This past weekend, Chatham held its annual Summerfest, and for a change of pace, this year’s event was held on the surface of the sun.
Okay, not really.
But with heat index values well over 100 for the majority of the day, it might as well have been. Having said that, I was impressed with the efforts undertaken by organizers to help attendees stay cool.
As we made our way down Main Street, there were ample opportunities to pop into an air-conditioned shop and take a breather from the heat while browsing. At one end of the street there was a sprinkler – yes, we walked through it – and at the other end, a large cooler of free water.
All of the vendors were set up under pop-up tents, and one person who may or may not have been affiliated with a vendor offered us some ice cubes from his plastic bag. I appreciated the sentiment, but politely declined.
This was my first time at Chatham’s Summerfest, so I didn’t know what to expect. Sometimes these events are billed to be a lot more interesting than they actually are. But this one didn’t disappoint.
For the kids, there were train rides, a man making balloon animals, and a make-your-own pinwheel activity run by the Columbia Land Conservancy. And no one went away hungry. We saw kebabs, grilled cheeses, ice cream, frozen lemonade, and popcorn – and that’s just naming a few of the many offerings on hand.
In the entertainment category, at the time we were there, radio station WDST was broadcasting at one end of the street, and at the other end there was a live band entertaining the crowd enjoying a selection of beers from the Chatham Brewery.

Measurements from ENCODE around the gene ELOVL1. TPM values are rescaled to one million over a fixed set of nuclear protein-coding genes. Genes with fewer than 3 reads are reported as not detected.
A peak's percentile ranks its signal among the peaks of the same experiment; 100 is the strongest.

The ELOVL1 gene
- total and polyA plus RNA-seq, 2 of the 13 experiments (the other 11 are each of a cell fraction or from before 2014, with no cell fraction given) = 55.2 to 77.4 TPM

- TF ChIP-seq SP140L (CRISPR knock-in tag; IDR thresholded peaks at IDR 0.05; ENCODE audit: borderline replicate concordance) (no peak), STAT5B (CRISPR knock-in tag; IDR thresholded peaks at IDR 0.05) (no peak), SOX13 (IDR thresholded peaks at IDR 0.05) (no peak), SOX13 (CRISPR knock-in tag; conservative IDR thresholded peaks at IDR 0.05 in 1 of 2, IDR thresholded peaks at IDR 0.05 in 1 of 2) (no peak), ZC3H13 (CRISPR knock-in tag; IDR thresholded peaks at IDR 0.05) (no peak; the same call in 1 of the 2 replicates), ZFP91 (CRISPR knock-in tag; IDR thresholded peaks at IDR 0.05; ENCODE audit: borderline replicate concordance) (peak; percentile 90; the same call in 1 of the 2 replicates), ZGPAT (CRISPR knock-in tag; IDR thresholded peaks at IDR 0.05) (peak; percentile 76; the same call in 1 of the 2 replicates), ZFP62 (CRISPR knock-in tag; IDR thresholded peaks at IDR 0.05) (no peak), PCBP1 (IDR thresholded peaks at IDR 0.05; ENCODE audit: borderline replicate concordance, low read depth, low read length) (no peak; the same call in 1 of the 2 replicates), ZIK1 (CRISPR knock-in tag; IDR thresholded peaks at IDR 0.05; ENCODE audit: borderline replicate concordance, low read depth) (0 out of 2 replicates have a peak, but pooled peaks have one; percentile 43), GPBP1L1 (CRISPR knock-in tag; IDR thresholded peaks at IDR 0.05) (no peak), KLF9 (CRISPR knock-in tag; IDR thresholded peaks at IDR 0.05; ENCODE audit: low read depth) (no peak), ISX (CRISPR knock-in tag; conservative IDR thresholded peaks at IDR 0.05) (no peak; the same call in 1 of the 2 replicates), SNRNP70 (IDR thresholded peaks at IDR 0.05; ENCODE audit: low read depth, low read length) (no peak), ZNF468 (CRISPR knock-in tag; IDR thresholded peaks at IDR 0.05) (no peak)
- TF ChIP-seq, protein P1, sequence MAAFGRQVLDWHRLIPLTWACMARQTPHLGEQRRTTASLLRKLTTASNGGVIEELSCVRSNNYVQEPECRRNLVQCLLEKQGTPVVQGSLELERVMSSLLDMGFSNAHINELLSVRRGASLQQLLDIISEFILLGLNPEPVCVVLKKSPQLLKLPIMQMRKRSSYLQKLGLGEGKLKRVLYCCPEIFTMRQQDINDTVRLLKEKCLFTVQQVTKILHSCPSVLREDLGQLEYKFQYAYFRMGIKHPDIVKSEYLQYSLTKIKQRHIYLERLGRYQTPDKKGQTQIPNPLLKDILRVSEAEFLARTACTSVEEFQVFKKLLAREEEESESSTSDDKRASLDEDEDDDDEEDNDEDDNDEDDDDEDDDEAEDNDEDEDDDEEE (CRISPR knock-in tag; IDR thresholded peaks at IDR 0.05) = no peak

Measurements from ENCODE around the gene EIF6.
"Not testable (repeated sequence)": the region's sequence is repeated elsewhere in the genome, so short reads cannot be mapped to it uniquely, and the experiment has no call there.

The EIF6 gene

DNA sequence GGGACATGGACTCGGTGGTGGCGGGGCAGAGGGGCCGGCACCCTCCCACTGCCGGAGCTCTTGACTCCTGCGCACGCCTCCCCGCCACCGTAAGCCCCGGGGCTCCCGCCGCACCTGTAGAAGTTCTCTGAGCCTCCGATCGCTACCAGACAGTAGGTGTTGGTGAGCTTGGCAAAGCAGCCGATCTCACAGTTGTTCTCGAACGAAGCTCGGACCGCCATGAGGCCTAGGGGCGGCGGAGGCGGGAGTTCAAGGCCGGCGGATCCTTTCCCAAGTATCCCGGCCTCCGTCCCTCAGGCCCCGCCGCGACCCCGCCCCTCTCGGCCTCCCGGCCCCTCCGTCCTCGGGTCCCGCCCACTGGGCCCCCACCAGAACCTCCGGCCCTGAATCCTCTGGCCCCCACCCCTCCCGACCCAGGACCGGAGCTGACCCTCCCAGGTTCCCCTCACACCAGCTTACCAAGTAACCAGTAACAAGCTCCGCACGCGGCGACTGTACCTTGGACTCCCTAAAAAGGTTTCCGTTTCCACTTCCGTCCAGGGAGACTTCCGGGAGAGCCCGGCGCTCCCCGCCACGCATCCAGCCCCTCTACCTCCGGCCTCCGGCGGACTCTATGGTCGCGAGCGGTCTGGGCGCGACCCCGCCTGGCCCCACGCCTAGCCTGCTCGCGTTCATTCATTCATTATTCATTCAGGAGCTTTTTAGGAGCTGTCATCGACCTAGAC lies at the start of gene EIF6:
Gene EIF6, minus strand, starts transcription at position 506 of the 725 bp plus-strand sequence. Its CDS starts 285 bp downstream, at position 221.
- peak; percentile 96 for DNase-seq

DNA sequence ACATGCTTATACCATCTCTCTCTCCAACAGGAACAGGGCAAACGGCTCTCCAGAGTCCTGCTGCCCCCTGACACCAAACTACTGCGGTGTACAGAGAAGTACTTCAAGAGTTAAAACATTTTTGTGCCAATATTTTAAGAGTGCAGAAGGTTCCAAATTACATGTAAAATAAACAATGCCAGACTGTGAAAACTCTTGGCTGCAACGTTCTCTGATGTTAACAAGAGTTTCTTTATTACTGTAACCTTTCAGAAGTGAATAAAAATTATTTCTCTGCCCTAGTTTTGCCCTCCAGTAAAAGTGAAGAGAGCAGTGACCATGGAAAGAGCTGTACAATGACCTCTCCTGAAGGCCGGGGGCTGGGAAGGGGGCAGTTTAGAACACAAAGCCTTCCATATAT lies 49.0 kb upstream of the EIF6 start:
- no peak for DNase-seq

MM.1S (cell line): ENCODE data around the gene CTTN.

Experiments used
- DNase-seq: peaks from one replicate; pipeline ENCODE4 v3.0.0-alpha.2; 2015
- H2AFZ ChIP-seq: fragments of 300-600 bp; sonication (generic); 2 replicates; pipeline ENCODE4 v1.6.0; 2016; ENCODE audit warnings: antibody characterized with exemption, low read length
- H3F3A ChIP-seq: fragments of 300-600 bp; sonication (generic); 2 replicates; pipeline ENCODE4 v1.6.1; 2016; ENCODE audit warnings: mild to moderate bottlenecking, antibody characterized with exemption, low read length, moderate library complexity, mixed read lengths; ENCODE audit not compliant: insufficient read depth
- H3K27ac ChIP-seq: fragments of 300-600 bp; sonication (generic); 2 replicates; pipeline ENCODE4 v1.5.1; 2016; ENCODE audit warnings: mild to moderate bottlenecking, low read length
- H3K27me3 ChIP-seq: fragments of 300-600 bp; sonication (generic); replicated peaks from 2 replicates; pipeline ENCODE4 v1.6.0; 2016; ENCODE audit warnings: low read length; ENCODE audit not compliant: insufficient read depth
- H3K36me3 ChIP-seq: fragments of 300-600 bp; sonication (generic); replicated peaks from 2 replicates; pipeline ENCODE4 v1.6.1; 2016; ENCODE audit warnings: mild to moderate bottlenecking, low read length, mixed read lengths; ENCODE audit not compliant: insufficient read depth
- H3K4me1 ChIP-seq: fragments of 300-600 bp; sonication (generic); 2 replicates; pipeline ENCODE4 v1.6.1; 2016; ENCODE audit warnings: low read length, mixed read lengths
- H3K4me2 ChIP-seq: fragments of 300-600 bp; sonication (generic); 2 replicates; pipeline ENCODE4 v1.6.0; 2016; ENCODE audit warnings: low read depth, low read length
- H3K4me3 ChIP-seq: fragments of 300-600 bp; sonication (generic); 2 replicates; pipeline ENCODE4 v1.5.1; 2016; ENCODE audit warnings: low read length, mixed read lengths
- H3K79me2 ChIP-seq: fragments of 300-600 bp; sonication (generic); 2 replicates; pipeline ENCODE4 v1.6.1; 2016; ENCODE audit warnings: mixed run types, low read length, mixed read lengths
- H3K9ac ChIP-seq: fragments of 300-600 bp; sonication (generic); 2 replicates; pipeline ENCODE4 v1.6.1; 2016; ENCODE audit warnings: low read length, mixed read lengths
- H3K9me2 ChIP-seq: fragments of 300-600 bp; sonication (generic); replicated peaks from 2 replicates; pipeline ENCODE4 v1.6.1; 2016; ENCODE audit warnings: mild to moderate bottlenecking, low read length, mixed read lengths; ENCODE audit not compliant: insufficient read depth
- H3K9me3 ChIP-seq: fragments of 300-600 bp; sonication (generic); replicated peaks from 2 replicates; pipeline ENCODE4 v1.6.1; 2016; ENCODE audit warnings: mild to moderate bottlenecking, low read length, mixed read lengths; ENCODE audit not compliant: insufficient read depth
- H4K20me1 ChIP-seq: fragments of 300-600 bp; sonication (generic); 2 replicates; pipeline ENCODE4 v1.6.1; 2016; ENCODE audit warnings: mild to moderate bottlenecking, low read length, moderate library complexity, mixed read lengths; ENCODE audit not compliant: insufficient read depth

And if you were looking to replace your bathtub, you could have signed up for a free quote.
But let’s be honest. We don’t go to these things to see the same things we can see at any event. There’s nothing wrong with that stuff, but we go to find the unique, the thing we haven’t seen before, or to find the thing we didn’t know we needed until we found it and then couldn’t live without it.
At Chatham’s Summerfest, that title goes to the opportunity to purchase art from the back of a Cadillac. Yes, you read that correctly. Schodack Landing artist Tom Fraser was on hand with “The Art Caddy,” and there were indeed paintings for sale in the trunk.
Fraser paints local landscapes featuring well-known landmarks in and around Columbia County. He said this was his first time at the event. His work was quite good, so I hope he sold a lot of it.
Overall, this was totally worth attending, and it will be on my list for events to look out for next summer.